AACC Proposes Six Principles for Healthcare Reform
In letters to Congressional leaders and to President Obama’s newly created office of healthcare reform, AACC is advancing six general principles that the association believes must be addressed in healthcare reform legislation. AACC staff visited with lawmakers in Washington in June to advocate for labs.
- Ensuring Patient Access to Clinical Laboratory Testing
AACC believes that all consumers should have access to laboratory testing, which is the cornerstone of medical care. Laboratory tests are used to detect disease before symptoms are present, diagnose disease so that treatment can begin, and monitor patient response to medical interventions. Any healthcare package should ensure that patients have access to this cost-effective medical service.
- Fostering the Development and Adoption of Improved Technologies
Healthcare reform must facilitate the efforts of healthcare providers and industry to devise new and better methods to assist the medical and laboratory communities identify and treat disease. This innovative ability is critical to improving patient care and is the strength of the U.S. healthcare system.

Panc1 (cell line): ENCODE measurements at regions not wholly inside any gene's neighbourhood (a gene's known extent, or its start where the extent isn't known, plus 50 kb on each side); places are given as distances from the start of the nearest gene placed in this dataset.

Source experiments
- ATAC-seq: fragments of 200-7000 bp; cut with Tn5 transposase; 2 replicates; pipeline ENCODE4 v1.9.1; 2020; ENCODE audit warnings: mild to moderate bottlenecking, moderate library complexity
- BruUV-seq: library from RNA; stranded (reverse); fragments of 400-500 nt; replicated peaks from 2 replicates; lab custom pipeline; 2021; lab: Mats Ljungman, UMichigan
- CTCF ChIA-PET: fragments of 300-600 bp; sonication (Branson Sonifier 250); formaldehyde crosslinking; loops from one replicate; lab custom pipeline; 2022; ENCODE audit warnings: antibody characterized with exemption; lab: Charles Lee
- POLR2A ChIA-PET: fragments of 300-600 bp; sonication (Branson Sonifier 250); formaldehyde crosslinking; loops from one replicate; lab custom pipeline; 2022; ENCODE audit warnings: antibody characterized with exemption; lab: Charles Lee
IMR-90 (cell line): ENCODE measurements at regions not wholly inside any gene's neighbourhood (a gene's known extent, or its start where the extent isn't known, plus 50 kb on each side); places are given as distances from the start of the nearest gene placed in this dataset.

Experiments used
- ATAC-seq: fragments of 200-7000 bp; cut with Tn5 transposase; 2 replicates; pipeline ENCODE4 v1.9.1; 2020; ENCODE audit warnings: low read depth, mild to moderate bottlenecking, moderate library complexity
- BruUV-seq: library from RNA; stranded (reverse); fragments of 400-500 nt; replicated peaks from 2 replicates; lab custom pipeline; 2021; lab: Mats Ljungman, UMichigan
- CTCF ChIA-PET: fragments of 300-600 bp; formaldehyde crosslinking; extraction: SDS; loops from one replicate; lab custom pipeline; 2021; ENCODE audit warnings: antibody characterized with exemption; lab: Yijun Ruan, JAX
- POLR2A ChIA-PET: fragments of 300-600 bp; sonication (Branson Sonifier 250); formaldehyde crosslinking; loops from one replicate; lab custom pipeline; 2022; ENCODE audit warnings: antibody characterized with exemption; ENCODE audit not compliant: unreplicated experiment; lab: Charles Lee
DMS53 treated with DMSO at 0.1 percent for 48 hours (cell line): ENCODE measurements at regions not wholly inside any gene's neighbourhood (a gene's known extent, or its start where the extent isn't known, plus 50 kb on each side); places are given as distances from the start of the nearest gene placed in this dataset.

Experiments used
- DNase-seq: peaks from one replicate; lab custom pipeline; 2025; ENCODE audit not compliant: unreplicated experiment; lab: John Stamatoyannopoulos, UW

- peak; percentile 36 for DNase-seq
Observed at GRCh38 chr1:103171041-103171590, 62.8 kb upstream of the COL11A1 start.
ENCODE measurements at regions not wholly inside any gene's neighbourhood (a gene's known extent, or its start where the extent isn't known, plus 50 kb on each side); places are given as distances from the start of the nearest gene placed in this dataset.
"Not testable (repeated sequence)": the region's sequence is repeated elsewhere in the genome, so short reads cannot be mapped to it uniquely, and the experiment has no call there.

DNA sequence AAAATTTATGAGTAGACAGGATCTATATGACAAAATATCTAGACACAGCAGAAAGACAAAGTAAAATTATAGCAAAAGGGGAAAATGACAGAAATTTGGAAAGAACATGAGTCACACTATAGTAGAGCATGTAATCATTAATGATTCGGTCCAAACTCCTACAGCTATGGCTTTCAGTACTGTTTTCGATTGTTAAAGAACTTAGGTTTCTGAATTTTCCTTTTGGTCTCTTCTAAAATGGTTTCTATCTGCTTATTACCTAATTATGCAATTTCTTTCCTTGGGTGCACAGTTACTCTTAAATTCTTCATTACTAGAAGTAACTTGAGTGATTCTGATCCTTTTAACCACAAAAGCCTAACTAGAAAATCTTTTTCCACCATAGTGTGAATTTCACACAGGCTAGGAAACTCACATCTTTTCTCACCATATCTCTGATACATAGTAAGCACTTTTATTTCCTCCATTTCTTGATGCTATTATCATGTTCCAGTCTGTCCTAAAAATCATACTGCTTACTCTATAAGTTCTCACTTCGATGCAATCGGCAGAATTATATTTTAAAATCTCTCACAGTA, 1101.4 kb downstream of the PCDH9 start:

- Improving Clinical Decision-making Through Evidence-Based Medicine
Healthcare professionals need timely, accurate, and reliable information for making patient care decisions. AACC believes that evidenced-based research tools, such as systematic reviews and comparative effectiveness research, can play a key role in generating this much needed data.
- Promoting Personalized Medicine to Improve Patient Outcomes
Increasingly scientific advances in human genetics and biomarker research are moving our healthcare system towards personalized patient care, whereby healthcare professionals can select the most appropriate test for the individual, detect disease earlier, and determine the optimal therapy. Healthcare reform can assist this promising field by providing incentives for the co-development of drugs and laboratory tests, facilitating the adoption of electronic medical records and adequately reimbursing for genetic testing services.